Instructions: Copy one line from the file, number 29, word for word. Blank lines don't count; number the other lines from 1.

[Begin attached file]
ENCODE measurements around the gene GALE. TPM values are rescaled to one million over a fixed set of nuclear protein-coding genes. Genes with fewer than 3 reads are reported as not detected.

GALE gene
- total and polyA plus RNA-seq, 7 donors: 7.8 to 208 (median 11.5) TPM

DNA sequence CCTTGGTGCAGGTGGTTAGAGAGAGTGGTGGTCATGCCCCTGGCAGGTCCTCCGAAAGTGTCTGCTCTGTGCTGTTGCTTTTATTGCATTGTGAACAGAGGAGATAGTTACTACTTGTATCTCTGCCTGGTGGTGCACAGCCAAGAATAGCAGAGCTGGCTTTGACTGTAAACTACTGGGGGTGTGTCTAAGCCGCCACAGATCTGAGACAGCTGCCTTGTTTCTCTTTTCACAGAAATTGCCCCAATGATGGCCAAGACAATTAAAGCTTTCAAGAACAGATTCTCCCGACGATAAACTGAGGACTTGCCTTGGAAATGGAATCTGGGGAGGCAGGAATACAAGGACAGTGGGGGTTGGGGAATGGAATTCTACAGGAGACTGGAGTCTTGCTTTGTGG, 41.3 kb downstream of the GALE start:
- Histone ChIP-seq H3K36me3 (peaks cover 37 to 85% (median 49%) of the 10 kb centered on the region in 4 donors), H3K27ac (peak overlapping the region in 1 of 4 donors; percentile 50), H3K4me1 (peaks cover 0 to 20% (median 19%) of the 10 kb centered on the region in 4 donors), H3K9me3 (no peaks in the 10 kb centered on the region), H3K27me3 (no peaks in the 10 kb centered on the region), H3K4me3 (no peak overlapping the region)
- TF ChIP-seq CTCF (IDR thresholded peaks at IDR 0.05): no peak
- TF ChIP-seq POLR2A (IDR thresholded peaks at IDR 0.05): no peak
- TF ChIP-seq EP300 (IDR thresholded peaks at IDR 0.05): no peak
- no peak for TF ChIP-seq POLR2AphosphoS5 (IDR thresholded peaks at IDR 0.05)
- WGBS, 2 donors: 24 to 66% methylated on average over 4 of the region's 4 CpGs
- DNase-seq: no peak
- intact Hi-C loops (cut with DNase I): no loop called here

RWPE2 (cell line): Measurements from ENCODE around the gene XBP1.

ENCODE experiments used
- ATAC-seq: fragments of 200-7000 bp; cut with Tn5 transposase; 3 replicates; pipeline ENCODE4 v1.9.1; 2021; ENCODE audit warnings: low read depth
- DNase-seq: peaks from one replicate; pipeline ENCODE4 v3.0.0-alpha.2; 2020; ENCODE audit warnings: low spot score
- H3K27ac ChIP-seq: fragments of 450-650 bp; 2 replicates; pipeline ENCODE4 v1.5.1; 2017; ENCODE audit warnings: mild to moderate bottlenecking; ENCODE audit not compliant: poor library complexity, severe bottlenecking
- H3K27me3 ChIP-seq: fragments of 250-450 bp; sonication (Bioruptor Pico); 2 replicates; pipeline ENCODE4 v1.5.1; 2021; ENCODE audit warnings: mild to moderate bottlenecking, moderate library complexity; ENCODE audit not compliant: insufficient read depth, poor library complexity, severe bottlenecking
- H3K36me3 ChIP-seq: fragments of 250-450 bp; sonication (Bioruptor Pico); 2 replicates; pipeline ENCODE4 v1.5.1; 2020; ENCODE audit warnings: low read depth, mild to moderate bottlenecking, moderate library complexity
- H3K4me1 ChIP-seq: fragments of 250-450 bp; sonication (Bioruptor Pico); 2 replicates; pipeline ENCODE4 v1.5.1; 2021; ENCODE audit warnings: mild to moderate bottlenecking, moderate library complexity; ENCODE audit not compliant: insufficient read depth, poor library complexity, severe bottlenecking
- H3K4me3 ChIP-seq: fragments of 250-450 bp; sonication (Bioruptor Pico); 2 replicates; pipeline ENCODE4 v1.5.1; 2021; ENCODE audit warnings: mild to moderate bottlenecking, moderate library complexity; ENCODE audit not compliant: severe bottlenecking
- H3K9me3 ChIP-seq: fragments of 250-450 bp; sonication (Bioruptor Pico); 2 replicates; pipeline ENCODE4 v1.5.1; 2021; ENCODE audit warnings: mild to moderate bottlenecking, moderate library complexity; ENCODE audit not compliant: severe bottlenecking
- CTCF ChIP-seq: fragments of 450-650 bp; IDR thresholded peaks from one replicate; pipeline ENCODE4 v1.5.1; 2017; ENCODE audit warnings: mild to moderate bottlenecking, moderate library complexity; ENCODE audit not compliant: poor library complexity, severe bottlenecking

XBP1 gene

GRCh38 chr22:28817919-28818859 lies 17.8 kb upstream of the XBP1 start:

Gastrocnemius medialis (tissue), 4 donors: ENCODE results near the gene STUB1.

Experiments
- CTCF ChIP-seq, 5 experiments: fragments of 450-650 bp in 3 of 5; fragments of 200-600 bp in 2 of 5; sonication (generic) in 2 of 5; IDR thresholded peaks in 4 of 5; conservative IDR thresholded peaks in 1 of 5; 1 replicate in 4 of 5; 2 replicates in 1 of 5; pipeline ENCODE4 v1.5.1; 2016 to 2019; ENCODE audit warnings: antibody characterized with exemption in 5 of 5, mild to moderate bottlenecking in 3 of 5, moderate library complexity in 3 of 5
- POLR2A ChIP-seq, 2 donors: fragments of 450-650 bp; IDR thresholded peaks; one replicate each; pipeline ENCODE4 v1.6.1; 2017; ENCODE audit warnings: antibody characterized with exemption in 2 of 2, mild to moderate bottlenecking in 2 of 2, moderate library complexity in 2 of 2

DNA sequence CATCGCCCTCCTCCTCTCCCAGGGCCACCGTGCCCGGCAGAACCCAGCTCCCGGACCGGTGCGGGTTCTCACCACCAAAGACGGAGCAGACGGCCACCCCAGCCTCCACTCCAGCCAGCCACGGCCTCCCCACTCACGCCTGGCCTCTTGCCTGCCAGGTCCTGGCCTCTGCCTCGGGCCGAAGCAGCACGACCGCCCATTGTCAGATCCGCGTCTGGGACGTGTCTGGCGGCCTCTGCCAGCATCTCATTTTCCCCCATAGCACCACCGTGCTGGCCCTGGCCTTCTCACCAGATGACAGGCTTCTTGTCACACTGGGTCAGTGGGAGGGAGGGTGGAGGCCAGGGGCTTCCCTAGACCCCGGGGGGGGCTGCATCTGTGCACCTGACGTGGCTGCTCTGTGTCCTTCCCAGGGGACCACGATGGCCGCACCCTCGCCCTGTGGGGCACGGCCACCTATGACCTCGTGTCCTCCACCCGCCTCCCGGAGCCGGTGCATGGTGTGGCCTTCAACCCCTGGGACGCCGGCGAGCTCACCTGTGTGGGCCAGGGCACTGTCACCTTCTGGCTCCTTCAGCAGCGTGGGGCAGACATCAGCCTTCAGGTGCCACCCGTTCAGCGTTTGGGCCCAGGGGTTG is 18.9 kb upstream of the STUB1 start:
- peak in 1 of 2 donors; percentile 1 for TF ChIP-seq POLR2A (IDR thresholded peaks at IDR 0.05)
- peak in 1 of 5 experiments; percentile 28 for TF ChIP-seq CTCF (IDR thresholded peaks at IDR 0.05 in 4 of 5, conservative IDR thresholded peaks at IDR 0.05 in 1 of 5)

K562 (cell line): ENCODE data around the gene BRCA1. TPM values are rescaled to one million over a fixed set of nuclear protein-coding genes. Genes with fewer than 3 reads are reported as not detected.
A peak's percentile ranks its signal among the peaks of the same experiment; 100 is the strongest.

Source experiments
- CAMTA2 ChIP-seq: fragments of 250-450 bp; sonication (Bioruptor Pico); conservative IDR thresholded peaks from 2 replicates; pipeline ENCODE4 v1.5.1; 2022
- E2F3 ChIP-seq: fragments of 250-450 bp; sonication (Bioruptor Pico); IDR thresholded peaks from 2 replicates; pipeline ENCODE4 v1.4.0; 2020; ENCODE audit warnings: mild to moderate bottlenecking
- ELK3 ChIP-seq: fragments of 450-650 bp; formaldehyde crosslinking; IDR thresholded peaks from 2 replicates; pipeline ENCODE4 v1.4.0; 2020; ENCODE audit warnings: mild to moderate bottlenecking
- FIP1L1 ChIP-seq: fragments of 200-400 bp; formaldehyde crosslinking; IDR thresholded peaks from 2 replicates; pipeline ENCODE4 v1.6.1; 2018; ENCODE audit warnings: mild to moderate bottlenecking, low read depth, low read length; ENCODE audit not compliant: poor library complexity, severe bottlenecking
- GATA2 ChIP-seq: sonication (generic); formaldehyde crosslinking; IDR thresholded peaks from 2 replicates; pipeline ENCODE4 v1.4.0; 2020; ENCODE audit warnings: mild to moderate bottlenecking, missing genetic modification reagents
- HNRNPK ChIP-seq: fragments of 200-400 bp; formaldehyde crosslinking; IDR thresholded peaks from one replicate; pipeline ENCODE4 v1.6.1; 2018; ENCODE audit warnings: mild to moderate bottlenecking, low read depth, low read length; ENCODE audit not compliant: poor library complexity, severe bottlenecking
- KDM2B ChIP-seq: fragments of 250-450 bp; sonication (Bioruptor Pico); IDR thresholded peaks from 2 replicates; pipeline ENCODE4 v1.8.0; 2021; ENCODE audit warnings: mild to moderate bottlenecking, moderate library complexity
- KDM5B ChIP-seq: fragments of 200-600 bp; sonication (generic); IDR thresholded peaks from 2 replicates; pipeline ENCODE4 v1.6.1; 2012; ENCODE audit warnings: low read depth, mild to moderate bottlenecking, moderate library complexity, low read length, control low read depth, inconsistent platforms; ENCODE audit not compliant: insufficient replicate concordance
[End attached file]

- POLR2A ChIP-seq, 2 donors: fragments of 450-650 bp; IDR thresholded peaks; one replicate each; pipeline ENCODE4 v1.6.1; 2017; ENCODE audit warnings: antibody characterized with exemption in 2 of 2, mild to moderate bottlenecking in 2 of 2, moderate library complexity in 2 of 2